Using longitudinal data from the National Ecological Observatory Network project, we assessed the effects of three moderate severity press disturbances (beech bark disease, hemlock woolly adelgid and emerald ash borer, which are characterized by continuous disturbance and sustained mortality) and three moderate severity pulse disturbances (spring cankerworm moth, spongy moth and ground fire, which are associated with discrete and relatively short mortalities) on temperate forest canopy structure in eastern US. We studied (1) how light detection and ranging (LiDAR)‐derived metrics of canopy structure change in response to disturbance and (2) whether initial canopy complexity offsets impact of disturbances on canopy structure over time. We used a mixed‐effects modelling framework which included a non‐linear term for time to represent changes in canopy structure caused by disturbance, and interactions between time and both disturbance intensity and initial canopy complexity.

    We discovered that high intensity of both press and pulse disturbances inhibited canopy height growth while low intensity pulse disturbances facilitated it. In addition, high intensity pulse disturbances facilitated increases in the complexity of the canopy over time. Concerning the impact of initial canopy complexity, we found that the initial canopy complexity of disturbed plots altered the effects of moderate disturbances, indicating potential resilience effects.

    Synthesis. This study used repeated measurements of LiDAR data to examine the effects of moderate disturbances on various dimensions of forest canopy structure, including height, openness, density and complexity. Our study indicates that both press and pulse disturbances can inhibit canopy height growth over time. However, while the impact of press disturbances on other dimensions of canopy structure could not be clearly detected, likely because of compensatory growth, the impact of pulse disturbances over time was more readily apparent using multi‐temporal LiDAR data. Furthermore, our findings suggest that canopy complexity might help to mitigate the impact of moderate disturbances on canopy structures over time. Overall, our research highlights the usefulness of multi‐temporal LiDAR data for assessing the structural changes in forest canopies caused by moderate severity disturbances.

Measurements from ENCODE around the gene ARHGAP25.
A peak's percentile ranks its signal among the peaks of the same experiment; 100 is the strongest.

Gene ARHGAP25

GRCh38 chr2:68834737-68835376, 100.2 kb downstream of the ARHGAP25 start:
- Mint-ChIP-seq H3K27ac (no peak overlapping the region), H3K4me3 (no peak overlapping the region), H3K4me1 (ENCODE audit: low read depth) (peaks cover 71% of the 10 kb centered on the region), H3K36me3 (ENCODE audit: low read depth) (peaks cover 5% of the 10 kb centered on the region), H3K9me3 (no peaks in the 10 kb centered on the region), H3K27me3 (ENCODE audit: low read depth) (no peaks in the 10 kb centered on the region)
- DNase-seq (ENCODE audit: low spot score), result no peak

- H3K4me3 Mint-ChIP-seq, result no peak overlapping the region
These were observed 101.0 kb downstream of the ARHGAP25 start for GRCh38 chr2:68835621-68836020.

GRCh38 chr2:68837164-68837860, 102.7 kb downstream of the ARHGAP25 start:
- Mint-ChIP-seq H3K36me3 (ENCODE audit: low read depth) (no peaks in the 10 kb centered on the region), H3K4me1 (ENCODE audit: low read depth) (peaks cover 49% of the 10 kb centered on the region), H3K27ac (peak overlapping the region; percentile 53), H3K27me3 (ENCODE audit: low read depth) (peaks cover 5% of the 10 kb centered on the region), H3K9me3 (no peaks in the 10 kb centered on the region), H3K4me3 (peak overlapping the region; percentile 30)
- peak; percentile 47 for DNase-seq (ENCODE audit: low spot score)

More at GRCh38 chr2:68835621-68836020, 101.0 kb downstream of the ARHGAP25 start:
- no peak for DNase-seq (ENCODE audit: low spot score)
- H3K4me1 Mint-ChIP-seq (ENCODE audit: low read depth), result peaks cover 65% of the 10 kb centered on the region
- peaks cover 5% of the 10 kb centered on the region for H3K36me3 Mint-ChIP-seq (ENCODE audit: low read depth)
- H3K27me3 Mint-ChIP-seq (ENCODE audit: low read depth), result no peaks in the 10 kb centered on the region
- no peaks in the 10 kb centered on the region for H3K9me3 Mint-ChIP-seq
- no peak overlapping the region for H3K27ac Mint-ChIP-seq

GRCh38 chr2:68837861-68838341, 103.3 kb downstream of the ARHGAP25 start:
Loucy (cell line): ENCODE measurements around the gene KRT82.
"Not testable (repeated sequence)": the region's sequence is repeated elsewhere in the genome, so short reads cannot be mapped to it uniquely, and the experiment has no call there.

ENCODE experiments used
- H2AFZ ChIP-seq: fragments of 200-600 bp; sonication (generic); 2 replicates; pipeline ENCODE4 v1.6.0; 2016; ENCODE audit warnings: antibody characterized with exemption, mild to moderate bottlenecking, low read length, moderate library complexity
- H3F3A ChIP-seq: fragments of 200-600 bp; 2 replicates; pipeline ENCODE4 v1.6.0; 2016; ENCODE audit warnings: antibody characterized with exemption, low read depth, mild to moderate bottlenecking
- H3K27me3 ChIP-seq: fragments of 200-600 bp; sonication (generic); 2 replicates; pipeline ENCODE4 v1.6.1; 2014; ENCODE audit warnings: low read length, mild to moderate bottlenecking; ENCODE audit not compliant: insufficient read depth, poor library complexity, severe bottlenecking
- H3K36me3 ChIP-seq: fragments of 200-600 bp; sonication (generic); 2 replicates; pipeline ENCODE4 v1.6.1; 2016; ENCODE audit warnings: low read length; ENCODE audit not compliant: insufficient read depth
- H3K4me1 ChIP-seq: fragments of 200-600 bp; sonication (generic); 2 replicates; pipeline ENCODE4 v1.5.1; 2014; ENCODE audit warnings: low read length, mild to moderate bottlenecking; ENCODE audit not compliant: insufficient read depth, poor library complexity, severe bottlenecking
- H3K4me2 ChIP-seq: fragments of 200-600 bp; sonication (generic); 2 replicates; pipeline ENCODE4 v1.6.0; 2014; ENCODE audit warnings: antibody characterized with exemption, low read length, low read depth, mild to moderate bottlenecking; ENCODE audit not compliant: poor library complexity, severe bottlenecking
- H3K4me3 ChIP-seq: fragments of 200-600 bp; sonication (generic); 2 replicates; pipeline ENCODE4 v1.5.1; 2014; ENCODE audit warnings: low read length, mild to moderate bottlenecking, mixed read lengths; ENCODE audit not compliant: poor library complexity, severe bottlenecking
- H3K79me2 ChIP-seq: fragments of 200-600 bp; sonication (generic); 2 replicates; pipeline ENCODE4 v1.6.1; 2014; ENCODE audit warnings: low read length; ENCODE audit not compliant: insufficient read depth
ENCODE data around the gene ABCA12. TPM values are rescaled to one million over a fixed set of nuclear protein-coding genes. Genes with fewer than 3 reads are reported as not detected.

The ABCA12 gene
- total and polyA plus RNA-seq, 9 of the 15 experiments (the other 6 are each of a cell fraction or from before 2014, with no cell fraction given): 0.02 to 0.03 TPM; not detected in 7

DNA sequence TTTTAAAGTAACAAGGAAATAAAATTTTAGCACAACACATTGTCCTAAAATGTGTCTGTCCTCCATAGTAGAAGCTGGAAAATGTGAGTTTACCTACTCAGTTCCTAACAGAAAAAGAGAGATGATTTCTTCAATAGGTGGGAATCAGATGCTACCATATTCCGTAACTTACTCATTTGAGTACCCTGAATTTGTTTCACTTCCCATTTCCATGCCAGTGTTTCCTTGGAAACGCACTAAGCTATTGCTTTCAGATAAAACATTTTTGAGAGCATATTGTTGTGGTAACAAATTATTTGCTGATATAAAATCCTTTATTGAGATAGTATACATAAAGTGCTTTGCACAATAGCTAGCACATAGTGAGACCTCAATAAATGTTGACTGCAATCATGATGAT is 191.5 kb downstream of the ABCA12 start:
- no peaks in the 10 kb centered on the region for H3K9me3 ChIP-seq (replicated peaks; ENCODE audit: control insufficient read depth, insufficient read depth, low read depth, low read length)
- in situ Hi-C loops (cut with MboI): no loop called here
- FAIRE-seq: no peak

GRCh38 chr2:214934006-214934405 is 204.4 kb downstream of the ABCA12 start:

more » « less
  5. null (Ed.)
    Intermediate disturbances are an important component of many forest disturbance regimes, with effects on canopy structure and related functions that are highly dependent on the nature and intensity of the perturbation. Ice storms are an important disturbance mechanism in temperate forests that often result in moderate-severity, diffuse canopy damage. However, it has not previously been possible to distinguish the specific effect of ice storm intensity (as ice accretion) from predisturbance stand characteristics and physiographic factors. In this study, we utilized a novel experimental ice storm treatment to evaluate the effects of variable ice accretion levels on forest canopy structure. Our results verified significant impacts of ice storm disturbance on near-term canopy structural reorganization. Canopy openness, light transmission, and complexity increased significantly relative to predisturbance baselines and undisturbed controls. We documented variable impacts with disturbance intensity, as significant canopy changes largely occurred with ice accretion levels of ≥12.7 mm. Repeated ice storm disturbance (two consecutive years) had marginal, rather than compounding, effects on forest canopy structure. Our findings are relevant to understanding how ice storms can affect near-term forest canopy structural reorganization and ecosystem processes and add to a growing base of knowledge on the effects of intermediate disturbances on canopy structure. 
    more » « less